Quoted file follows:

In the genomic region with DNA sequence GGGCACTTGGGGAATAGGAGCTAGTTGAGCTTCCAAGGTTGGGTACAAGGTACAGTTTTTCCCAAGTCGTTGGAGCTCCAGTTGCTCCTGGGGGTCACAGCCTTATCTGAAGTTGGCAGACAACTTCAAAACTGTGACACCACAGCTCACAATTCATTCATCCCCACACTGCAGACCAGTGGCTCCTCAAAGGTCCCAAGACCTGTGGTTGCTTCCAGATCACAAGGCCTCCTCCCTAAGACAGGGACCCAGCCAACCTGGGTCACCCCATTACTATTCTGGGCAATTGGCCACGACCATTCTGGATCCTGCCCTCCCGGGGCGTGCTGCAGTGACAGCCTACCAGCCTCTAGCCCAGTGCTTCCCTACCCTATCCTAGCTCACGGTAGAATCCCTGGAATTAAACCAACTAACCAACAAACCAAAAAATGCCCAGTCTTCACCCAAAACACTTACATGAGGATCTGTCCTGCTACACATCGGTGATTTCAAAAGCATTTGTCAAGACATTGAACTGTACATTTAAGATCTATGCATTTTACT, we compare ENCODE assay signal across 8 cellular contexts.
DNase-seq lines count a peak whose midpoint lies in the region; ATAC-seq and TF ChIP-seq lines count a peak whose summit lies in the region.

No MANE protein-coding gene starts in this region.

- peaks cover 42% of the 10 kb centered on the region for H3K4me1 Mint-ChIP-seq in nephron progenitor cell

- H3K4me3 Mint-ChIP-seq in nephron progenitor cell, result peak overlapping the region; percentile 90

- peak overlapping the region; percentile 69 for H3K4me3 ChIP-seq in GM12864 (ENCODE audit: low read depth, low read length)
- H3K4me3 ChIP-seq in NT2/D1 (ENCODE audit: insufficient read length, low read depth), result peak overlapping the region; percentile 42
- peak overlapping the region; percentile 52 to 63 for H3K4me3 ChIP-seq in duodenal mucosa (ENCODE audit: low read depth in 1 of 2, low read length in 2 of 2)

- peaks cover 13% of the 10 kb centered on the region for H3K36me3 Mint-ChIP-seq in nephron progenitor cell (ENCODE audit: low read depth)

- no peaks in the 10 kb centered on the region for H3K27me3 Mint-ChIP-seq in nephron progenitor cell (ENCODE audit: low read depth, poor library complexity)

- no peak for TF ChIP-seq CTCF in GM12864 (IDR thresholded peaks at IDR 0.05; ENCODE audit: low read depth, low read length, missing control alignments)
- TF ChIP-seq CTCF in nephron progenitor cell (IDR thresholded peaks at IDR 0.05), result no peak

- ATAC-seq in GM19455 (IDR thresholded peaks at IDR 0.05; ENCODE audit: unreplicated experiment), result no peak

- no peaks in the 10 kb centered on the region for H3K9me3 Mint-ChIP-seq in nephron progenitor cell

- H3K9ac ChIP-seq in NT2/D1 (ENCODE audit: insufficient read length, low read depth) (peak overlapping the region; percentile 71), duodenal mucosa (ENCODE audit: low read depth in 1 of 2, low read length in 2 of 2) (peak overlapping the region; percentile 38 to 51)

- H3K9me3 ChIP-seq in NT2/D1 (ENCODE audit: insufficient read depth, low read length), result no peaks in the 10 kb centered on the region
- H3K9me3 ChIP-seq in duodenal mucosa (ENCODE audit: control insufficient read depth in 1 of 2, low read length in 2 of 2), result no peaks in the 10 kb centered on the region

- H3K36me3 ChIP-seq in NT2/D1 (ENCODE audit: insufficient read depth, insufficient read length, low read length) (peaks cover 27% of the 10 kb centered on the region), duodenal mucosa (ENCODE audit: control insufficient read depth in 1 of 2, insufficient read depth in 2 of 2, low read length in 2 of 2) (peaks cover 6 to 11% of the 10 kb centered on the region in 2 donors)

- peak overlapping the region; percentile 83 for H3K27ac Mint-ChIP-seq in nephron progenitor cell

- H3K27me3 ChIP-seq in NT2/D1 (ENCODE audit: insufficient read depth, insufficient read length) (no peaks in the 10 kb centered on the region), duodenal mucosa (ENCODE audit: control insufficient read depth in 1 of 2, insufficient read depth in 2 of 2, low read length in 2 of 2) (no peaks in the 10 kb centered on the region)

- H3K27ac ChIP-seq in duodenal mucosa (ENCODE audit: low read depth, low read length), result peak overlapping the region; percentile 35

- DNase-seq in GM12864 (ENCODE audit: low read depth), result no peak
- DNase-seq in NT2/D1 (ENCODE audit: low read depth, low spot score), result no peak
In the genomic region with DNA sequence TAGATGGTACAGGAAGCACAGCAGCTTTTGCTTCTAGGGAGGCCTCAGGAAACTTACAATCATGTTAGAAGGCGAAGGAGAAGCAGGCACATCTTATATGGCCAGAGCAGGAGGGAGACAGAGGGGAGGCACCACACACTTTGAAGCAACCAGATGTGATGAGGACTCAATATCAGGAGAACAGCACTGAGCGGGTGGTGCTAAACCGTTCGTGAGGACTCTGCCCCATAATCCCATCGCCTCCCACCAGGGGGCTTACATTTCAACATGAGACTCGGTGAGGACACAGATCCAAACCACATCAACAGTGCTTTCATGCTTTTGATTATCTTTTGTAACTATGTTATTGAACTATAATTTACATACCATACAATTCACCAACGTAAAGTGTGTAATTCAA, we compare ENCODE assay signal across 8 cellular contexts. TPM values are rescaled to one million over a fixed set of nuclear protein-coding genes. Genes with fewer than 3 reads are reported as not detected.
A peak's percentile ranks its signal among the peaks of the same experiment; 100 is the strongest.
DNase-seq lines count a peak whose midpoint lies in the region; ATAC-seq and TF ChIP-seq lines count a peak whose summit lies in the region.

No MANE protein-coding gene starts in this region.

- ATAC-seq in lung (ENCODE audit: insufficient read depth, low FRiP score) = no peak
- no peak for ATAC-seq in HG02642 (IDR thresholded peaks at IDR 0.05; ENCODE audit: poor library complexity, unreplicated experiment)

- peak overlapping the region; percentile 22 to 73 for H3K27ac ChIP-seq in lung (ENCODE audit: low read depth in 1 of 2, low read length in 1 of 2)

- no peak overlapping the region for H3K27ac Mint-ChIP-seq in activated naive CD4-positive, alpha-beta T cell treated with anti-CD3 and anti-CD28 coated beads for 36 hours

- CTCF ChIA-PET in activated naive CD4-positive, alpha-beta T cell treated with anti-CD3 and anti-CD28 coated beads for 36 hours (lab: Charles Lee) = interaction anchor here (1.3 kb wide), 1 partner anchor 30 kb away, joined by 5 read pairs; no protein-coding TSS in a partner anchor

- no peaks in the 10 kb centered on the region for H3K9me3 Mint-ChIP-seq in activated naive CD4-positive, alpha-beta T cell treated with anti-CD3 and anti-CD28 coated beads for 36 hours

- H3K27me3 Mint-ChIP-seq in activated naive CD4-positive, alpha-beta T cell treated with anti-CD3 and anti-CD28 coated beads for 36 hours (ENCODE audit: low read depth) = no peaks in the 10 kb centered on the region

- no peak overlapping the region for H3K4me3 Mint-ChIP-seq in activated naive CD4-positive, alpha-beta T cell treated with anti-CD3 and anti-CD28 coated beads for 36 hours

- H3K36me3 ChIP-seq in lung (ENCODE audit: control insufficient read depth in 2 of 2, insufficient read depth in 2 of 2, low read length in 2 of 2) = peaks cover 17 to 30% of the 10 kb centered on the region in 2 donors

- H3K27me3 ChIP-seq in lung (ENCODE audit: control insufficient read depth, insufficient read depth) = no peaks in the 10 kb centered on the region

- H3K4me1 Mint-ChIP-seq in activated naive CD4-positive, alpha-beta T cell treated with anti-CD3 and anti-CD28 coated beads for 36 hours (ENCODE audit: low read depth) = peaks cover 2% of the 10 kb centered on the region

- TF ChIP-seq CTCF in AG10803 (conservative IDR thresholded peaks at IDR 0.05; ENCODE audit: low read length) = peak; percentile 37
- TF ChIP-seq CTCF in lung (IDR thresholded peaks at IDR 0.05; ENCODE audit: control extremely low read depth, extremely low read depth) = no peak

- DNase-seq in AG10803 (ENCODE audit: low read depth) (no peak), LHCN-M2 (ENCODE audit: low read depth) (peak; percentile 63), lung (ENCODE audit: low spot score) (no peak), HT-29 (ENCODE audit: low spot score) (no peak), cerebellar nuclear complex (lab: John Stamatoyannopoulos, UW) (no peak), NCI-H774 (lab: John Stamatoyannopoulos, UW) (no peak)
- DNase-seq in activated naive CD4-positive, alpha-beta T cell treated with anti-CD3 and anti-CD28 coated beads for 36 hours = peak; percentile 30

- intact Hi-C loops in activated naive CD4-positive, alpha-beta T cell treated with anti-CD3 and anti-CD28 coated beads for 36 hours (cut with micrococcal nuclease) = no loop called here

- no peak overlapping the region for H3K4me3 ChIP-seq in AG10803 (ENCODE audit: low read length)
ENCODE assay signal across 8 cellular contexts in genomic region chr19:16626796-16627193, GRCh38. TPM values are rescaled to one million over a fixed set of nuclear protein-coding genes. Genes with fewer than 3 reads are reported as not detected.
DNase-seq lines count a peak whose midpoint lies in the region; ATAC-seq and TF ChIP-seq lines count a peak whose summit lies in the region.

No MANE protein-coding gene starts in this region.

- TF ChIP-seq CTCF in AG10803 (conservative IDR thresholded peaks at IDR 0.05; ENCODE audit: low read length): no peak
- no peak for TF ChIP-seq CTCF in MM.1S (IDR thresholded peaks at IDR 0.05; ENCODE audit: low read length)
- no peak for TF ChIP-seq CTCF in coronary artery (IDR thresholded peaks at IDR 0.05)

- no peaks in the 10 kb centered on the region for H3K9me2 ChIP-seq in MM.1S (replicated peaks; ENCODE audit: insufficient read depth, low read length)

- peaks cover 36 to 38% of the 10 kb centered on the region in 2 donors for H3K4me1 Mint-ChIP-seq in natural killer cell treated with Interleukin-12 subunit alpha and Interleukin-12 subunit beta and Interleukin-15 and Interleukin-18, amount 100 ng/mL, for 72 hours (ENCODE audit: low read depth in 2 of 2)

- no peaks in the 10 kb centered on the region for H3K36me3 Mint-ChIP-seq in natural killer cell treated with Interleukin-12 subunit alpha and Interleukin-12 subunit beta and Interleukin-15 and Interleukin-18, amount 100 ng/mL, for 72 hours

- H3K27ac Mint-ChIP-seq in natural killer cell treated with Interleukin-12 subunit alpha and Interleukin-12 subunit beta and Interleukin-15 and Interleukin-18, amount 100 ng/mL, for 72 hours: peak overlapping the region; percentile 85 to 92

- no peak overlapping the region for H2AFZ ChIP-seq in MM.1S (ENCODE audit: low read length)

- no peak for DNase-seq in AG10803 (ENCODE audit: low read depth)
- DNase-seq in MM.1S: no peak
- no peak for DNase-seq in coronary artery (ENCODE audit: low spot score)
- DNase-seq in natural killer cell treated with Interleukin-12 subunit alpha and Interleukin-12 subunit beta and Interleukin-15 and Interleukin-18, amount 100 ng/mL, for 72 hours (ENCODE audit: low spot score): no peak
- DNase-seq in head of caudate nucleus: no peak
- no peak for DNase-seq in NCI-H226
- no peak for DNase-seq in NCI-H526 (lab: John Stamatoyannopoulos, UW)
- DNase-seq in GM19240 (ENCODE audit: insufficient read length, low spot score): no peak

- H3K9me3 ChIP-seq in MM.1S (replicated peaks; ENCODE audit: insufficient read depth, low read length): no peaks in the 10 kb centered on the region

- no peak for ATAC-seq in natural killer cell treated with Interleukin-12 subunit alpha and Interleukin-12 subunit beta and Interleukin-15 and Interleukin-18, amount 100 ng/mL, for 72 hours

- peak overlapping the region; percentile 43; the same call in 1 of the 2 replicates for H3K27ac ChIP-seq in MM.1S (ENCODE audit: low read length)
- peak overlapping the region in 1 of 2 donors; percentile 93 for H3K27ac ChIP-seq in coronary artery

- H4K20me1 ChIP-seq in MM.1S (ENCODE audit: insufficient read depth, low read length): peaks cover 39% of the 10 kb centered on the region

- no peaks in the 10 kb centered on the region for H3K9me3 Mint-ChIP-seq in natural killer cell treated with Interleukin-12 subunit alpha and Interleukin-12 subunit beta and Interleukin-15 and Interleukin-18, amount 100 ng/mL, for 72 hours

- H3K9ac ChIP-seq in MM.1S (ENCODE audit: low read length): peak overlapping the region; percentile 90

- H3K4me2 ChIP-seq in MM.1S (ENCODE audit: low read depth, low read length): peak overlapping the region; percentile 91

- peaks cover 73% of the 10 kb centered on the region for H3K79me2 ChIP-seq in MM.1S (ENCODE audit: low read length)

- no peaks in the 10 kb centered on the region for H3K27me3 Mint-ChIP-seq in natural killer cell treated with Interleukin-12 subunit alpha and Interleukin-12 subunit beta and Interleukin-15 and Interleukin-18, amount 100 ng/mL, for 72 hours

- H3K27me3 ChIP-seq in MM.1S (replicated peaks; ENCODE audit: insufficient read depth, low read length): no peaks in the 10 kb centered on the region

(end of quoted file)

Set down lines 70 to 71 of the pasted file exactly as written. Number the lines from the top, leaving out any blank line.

- H3K9ac ChIP-seq in MM.1S (ENCODE audit: low read length): peak overlapping the region; percentile 90

- H3K4me2 ChIP-seq in MM.1S (ENCODE audit: low read depth, low read length): peak overlapping the region; percentile 91